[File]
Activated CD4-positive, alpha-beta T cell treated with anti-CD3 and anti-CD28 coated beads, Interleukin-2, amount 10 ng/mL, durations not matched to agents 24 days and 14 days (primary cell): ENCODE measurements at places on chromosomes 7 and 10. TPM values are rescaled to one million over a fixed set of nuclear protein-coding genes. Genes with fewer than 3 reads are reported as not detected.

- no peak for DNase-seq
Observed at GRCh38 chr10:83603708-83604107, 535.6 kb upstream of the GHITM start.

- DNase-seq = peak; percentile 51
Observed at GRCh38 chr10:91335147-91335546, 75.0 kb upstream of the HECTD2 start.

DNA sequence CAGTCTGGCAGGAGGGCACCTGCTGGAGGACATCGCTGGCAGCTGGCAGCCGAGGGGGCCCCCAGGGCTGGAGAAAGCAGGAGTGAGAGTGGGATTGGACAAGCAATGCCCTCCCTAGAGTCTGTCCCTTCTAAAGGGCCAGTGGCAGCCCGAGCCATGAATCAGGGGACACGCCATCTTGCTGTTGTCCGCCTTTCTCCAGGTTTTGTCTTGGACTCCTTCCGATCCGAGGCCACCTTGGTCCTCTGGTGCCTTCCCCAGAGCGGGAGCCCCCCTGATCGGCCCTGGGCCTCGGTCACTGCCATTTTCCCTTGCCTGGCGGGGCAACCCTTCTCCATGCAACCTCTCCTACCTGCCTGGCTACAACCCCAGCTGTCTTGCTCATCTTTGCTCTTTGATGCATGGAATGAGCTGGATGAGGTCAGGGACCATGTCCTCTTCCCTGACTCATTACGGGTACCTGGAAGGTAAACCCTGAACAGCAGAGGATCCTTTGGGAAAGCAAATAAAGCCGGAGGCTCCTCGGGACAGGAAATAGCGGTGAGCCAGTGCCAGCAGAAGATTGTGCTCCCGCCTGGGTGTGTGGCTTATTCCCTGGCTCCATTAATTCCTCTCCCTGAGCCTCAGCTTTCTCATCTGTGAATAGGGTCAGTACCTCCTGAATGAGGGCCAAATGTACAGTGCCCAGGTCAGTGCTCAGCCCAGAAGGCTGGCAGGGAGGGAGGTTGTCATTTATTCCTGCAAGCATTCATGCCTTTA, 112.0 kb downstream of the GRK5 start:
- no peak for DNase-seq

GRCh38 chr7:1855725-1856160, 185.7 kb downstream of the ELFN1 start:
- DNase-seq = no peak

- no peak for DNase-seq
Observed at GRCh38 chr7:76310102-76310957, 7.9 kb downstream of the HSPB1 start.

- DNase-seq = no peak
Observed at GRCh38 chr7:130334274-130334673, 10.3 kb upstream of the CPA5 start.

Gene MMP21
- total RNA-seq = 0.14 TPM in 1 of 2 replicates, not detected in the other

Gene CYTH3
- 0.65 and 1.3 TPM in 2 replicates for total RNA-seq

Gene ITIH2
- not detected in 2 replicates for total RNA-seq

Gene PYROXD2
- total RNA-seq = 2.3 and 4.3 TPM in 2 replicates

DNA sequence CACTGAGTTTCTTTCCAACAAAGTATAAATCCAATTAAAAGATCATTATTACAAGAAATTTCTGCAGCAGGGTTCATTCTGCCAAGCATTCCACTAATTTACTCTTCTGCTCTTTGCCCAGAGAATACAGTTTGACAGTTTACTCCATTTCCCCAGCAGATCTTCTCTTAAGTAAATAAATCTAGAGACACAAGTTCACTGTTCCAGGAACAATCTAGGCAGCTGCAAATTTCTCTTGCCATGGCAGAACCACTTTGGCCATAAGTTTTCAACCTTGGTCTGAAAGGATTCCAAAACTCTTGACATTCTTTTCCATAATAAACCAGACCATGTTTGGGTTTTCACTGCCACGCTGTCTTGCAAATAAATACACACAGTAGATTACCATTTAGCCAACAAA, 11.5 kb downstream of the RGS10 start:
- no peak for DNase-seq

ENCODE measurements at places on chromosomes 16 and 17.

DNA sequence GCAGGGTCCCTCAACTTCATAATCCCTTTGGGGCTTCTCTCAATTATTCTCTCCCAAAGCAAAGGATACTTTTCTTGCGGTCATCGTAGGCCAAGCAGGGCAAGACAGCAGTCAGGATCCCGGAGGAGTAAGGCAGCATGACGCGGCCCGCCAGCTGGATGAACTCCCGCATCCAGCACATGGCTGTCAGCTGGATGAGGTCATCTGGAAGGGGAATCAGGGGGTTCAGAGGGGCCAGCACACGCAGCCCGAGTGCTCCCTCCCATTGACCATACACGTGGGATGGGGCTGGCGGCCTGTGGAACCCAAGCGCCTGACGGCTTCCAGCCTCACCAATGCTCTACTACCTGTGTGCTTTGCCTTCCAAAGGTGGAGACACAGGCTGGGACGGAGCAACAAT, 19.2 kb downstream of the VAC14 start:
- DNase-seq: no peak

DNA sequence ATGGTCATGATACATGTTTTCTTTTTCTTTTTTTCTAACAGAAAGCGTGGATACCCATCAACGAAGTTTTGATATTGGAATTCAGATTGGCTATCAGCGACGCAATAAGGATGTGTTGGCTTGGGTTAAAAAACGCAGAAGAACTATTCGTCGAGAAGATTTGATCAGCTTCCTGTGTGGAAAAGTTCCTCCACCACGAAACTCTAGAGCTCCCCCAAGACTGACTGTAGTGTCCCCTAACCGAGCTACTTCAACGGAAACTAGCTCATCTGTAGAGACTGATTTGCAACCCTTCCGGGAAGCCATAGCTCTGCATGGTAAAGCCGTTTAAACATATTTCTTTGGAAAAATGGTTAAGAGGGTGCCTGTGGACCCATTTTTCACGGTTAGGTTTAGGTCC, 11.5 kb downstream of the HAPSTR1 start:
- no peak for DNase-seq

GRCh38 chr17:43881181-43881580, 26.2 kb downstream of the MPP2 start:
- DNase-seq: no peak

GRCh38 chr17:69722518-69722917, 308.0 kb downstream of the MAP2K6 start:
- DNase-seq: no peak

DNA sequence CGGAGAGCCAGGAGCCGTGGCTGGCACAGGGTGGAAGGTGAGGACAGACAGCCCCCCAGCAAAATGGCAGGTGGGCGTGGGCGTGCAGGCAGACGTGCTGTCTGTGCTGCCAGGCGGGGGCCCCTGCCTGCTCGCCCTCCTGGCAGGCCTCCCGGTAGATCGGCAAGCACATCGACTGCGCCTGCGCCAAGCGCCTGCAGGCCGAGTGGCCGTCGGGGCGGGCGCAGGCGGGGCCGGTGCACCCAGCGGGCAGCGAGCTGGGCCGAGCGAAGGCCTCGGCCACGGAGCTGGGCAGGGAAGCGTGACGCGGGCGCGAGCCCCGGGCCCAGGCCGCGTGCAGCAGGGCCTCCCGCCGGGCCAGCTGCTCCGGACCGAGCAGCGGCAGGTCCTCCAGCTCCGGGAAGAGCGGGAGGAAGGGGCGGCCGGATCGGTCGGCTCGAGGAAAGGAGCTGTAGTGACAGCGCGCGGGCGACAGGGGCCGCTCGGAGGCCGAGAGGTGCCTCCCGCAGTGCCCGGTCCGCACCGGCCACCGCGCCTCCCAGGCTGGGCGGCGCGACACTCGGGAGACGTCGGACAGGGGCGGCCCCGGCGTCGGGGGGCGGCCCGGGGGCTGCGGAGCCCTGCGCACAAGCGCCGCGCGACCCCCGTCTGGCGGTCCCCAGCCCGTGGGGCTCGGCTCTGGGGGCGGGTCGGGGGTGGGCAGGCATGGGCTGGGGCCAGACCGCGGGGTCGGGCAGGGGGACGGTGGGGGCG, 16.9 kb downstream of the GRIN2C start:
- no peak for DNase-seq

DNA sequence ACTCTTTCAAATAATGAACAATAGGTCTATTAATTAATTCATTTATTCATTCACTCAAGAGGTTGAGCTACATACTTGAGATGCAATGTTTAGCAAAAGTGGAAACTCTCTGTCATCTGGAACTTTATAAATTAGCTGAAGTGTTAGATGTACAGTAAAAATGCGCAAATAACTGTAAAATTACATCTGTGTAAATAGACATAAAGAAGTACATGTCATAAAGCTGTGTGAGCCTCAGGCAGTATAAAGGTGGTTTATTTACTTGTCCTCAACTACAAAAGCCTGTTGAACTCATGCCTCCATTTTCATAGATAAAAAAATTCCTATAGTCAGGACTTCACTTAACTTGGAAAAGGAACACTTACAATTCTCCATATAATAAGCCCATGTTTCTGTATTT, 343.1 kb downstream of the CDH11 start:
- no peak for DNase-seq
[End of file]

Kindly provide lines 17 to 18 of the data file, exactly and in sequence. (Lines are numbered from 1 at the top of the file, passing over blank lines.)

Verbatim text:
- 0.65 and 1.3 TPM in 2 replicates for total RNA-seq

Gene ITIH2